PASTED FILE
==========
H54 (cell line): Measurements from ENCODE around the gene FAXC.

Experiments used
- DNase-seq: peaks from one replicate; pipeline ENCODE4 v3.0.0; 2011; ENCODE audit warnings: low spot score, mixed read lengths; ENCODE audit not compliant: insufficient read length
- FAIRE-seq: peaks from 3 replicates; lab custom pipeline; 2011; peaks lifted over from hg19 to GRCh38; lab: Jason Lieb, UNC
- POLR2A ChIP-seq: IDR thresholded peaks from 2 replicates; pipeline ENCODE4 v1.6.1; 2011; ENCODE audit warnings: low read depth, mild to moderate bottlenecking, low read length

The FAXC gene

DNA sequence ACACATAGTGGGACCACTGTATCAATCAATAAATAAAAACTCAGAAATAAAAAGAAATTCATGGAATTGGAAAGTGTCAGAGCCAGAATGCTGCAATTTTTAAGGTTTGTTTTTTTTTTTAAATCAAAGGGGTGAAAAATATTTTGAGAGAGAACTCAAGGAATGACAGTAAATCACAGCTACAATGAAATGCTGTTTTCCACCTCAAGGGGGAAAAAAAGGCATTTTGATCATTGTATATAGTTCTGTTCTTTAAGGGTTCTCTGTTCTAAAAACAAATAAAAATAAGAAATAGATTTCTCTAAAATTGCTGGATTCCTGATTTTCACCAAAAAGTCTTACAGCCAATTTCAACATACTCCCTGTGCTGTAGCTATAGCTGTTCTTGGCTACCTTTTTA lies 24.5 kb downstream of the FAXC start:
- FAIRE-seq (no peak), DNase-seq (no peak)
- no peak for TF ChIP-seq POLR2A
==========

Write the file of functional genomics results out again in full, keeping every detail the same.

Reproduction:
H54 (cell line): Measurements from ENCODE around the gene FAXC.

Experiments used
- DNase-seq: peaks from one replicate; pipeline ENCODE4 v3.0.0; 2011; ENCODE audit warnings: low spot score, mixed read lengths; ENCODE audit not compliant: insufficient read length
- FAIRE-seq: peaks from 3 replicates; lab custom pipeline; 2011; peaks lifted over from hg19 to GRCh38; lab: Jason Lieb, UNC
- POLR2A ChIP-seq: IDR thresholded peaks from 2 replicates; pipeline ENCODE4 v1.6.1; 2011; ENCODE audit warnings: low read depth, mild to moderate bottlenecking, low read length

The FAXC gene

DNA sequence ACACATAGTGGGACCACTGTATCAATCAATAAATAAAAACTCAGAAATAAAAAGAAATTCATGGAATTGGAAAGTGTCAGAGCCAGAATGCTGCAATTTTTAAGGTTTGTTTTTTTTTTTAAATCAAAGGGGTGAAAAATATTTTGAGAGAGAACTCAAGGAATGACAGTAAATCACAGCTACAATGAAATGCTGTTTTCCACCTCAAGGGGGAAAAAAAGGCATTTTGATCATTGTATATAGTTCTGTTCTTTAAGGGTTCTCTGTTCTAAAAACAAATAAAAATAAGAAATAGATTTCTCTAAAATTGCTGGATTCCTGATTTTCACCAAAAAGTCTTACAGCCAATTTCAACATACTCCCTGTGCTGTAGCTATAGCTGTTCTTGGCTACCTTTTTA lies 24.5 kb downstream of the FAXC start:
- FAIRE-seq (no peak), DNase-seq (no peak)
- no peak for TF ChIP-seq POLR2A